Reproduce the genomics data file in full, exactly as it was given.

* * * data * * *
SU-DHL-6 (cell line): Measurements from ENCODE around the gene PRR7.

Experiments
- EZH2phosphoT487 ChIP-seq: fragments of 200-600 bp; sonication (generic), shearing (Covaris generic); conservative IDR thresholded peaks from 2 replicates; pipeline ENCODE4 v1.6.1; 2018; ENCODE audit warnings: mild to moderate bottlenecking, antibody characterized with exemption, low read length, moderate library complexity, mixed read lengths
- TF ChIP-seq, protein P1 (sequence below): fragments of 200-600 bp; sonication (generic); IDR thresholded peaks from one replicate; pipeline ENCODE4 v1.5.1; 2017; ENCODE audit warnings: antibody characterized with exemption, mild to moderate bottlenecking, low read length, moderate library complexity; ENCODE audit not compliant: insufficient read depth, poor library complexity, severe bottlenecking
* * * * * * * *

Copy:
SU-DHL-6 (cell line): Measurements from ENCODE around the gene PRR7.

Experiments
- EZH2phosphoT487 ChIP-seq: fragments of 200-600 bp; sonication (generic), shearing (Covaris generic); conservative IDR thresholded peaks from 2 replicates; pipeline ENCODE4 v1.6.1; 2018; ENCODE audit warnings: mild to moderate bottlenecking, antibody characterized with exemption, low read length, moderate library complexity, mixed read lengths
- TF ChIP-seq, protein P1 (sequence below): fragments of 200-600 bp; sonication (generic); IDR thresholded peaks from one replicate; pipeline ENCODE4 v1.5.1; 2017; ENCODE audit warnings: antibody characterized with exemption, mild to moderate bottlenecking, low read length, moderate library complexity; ENCODE audit not compliant: insufficient read depth, poor library complexity, severe bottlenecking